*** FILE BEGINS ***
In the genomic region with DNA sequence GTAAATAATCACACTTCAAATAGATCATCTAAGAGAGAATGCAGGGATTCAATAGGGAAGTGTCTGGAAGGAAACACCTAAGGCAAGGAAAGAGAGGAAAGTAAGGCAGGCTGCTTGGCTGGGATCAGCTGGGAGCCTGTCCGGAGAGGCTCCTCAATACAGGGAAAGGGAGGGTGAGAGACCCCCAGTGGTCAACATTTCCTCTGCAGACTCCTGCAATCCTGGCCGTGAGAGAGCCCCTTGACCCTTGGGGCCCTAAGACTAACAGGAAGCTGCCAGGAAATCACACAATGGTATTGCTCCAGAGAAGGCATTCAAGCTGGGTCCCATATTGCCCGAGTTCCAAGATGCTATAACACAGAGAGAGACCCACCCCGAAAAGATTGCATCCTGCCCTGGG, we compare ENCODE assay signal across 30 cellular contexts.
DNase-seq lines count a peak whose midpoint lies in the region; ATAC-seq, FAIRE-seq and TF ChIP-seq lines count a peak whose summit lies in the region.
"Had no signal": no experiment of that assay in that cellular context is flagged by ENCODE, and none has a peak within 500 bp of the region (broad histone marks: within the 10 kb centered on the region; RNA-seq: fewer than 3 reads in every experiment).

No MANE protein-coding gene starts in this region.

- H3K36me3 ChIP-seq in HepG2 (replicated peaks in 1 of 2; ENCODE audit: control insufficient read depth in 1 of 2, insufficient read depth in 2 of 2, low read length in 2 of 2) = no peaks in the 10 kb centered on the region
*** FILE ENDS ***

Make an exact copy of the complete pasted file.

In the genomic region with DNA sequence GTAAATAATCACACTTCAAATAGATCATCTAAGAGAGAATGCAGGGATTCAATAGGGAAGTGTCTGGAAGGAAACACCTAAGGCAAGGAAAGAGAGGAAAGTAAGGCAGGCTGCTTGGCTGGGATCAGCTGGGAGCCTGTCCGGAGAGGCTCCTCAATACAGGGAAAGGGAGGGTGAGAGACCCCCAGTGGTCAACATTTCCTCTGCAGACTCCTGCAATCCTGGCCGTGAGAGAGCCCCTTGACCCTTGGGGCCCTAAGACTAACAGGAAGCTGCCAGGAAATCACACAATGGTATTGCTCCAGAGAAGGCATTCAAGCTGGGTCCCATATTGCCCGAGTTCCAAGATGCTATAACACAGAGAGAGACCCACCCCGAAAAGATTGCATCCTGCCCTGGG, we compare ENCODE assay signal across 30 cellular contexts.
DNase-seq lines count a peak whose midpoint lies in the region; ATAC-seq, FAIRE-seq and TF ChIP-seq lines count a peak whose summit lies in the region.
"Had no signal": no experiment of that assay in that cellular context is flagged by ENCODE, and none has a peak within 500 bp of the region (broad histone marks: within the 10 kb centered on the region; RNA-seq: fewer than 3 reads in every experiment).

No MANE protein-coding gene starts in this region.

- H3K36me3 ChIP-seq in HepG2 (replicated peaks in 1 of 2; ENCODE audit: control insufficient read depth in 1 of 2, insufficient read depth in 2 of 2, low read length in 2 of 2) = no peaks in the 10 kb centered on the region